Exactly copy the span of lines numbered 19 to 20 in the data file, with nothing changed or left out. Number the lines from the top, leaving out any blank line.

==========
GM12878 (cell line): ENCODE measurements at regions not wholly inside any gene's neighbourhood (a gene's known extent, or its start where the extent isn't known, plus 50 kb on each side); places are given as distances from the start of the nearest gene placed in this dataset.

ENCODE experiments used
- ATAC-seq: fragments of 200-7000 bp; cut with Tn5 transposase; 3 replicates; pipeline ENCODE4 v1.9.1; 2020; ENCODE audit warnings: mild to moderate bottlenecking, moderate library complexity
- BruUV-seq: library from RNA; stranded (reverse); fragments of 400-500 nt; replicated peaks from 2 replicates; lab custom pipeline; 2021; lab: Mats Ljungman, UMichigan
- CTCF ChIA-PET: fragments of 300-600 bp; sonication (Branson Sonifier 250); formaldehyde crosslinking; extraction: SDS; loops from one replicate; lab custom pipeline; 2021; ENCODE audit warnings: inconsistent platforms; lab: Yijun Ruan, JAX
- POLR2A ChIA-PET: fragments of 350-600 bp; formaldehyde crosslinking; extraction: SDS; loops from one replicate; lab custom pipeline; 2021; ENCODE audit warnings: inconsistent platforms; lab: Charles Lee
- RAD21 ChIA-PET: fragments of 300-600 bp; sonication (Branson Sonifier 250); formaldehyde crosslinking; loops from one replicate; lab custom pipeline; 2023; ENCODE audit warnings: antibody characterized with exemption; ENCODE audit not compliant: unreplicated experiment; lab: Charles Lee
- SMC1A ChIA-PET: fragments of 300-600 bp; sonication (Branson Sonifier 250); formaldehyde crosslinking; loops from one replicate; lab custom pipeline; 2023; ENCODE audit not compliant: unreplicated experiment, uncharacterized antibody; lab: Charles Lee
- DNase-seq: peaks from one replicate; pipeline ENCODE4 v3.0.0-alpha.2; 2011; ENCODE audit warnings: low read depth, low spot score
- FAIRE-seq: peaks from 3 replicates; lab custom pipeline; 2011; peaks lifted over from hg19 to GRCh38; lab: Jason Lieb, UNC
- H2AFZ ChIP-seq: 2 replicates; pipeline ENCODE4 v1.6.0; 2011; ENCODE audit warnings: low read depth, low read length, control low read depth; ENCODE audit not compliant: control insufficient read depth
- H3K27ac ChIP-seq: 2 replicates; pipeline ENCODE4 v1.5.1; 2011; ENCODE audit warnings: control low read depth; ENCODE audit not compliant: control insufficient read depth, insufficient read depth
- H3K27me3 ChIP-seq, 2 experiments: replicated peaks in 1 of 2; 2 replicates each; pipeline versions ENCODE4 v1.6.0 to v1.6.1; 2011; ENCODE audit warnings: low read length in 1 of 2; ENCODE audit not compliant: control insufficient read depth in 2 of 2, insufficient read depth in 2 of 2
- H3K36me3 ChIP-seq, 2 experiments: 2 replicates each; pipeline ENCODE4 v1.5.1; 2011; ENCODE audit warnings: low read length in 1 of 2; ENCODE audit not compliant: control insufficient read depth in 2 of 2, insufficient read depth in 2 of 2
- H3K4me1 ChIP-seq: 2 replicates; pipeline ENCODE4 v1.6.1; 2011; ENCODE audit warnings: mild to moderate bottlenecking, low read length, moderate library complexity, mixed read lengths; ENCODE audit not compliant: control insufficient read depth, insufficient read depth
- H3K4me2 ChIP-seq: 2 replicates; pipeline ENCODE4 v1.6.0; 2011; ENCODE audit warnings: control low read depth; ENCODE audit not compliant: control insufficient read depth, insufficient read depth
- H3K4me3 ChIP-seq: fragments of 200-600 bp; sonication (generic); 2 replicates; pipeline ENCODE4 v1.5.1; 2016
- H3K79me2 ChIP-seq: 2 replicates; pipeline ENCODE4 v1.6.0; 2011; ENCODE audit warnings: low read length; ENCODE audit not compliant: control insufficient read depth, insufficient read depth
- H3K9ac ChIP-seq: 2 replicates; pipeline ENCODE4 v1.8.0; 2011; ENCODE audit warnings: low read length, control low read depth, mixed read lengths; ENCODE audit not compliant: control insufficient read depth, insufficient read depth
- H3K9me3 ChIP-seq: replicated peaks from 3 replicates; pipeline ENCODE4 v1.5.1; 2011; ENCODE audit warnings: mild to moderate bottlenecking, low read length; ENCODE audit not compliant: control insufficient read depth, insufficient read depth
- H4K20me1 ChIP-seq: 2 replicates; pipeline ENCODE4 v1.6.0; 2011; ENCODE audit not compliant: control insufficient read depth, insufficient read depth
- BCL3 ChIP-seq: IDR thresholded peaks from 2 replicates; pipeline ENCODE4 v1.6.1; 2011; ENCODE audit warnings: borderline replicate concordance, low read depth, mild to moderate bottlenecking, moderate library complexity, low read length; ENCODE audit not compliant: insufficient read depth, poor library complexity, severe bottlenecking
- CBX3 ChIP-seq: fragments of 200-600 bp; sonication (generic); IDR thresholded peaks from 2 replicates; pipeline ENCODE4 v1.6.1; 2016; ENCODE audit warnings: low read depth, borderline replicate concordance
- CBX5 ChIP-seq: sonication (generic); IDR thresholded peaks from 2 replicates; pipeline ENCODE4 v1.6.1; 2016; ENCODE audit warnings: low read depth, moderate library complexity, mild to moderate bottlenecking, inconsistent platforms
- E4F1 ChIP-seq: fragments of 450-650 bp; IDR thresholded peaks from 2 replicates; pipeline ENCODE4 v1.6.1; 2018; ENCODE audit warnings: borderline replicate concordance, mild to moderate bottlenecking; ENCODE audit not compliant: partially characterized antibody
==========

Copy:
- H3K9ac ChIP-seq: 2 replicates; pipeline ENCODE4 v1.8.0; 2011; ENCODE audit warnings: low read length, control low read depth, mixed read lengths; ENCODE audit not compliant: control insufficient read depth, insufficient read depth
- H3K9me3 ChIP-seq: replicated peaks from 3 replicates; pipeline ENCODE4 v1.5.1; 2011; ENCODE audit warnings: mild to moderate bottlenecking, low read length; ENCODE audit not compliant: control insufficient read depth, insufficient read depth